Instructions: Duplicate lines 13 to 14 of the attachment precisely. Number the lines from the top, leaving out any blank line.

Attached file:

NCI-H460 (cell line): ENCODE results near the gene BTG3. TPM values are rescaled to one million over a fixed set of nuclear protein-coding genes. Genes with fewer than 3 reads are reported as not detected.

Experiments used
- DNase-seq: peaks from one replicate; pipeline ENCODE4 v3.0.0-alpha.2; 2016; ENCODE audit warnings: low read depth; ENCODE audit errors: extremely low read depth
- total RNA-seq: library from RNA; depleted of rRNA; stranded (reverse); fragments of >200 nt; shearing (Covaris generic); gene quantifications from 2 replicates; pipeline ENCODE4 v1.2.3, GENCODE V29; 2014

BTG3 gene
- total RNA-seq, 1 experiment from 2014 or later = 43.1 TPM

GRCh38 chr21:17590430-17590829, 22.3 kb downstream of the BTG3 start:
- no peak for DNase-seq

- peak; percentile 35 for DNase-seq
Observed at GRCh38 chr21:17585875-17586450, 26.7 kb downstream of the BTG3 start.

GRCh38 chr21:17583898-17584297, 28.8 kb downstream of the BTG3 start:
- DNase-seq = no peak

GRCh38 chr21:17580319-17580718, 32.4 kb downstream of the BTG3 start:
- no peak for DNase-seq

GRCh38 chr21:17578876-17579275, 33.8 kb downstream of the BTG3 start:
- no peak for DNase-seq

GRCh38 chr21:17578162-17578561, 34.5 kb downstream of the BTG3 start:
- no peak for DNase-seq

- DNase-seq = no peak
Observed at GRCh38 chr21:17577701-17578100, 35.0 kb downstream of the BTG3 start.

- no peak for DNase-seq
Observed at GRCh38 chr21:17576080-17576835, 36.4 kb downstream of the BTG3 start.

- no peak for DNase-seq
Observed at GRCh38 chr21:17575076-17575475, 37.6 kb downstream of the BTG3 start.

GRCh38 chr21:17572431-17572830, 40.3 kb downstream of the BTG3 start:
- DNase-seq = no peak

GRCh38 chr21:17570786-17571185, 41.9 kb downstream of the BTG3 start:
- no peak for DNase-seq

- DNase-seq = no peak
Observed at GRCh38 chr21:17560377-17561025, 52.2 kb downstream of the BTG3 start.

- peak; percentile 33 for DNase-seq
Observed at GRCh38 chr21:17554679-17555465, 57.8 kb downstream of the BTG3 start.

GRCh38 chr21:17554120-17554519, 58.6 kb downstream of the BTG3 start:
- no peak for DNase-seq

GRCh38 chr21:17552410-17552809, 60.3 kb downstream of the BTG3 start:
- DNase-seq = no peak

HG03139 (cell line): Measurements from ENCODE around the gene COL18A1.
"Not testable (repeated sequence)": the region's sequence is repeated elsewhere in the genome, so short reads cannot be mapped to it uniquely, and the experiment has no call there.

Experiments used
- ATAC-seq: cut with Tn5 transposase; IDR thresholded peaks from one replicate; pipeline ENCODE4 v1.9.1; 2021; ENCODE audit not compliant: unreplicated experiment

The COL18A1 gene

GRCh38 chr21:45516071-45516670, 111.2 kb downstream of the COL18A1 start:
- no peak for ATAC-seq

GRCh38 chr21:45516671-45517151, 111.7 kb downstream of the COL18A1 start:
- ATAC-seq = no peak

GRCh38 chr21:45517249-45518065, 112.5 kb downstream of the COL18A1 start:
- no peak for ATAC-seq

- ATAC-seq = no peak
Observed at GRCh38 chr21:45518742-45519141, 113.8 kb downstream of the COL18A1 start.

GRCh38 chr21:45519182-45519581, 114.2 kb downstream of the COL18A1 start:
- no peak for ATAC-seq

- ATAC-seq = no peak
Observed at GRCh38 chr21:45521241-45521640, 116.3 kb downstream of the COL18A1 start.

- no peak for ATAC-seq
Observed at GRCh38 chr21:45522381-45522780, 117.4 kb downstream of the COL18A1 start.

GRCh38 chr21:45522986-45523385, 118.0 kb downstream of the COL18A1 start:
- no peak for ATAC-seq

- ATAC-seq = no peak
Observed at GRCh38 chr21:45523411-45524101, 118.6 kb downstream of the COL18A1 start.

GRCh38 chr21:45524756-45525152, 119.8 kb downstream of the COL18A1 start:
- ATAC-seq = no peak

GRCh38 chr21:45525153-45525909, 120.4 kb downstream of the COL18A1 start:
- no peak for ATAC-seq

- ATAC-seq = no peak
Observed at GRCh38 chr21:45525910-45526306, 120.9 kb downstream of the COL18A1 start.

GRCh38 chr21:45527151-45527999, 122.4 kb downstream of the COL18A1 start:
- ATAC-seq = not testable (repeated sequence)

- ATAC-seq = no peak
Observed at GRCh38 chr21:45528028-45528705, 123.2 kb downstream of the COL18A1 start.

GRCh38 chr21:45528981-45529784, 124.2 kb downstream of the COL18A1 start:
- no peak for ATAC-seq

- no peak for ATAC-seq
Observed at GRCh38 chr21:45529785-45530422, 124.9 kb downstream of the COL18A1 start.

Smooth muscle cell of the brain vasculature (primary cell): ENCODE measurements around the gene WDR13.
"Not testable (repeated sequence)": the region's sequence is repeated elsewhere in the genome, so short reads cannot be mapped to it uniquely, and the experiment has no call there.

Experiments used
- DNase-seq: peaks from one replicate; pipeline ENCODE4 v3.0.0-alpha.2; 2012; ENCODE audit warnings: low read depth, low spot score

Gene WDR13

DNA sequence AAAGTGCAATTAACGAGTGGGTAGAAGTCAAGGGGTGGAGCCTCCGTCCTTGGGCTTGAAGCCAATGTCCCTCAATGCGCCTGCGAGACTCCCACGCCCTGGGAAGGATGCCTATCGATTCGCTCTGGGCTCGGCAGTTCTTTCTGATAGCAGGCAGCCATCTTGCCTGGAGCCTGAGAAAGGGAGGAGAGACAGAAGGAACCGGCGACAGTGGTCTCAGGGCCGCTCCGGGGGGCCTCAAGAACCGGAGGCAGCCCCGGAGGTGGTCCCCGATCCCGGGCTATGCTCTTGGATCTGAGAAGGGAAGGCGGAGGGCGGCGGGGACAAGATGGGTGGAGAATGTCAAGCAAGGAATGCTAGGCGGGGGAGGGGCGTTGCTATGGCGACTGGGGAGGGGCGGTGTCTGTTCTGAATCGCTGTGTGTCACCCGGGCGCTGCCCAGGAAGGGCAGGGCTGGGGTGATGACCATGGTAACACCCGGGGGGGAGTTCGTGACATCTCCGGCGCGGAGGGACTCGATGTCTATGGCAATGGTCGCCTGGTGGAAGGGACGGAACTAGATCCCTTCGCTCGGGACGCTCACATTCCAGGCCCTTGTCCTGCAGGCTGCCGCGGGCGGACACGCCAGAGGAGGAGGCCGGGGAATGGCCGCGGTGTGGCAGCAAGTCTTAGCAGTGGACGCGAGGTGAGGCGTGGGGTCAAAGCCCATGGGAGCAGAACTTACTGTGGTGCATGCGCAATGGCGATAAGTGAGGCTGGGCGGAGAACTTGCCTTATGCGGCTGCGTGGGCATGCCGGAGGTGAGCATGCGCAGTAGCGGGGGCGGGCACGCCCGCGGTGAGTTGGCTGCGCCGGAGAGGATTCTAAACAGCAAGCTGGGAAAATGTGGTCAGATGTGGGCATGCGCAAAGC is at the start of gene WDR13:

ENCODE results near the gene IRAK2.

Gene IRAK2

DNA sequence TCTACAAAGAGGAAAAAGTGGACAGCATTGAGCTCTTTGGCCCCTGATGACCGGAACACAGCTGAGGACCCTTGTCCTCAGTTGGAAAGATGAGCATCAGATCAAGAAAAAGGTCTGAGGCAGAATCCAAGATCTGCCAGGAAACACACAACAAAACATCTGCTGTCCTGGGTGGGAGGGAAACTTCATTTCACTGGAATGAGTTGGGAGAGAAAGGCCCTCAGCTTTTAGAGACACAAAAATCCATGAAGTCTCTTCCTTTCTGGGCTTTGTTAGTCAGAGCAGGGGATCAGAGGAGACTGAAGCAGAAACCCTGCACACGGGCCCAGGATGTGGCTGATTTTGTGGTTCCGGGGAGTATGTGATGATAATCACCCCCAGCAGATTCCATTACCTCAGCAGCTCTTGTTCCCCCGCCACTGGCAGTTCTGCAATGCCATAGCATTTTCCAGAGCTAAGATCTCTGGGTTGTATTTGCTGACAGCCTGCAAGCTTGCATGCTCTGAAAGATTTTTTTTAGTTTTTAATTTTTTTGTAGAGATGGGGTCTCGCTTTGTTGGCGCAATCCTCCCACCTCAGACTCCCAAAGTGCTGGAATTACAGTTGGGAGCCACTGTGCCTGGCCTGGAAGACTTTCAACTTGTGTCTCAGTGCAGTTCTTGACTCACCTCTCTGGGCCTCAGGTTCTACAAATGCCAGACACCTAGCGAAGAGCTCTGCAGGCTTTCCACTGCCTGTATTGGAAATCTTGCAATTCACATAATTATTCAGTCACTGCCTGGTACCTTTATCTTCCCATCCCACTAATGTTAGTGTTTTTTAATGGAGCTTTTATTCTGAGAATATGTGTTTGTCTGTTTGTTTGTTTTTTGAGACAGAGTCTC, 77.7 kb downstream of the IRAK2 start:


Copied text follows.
GRCh38 chr21:17580319-17580718, 32.4 kb downstream of the BTG3 start:
- no peak for DNase-seq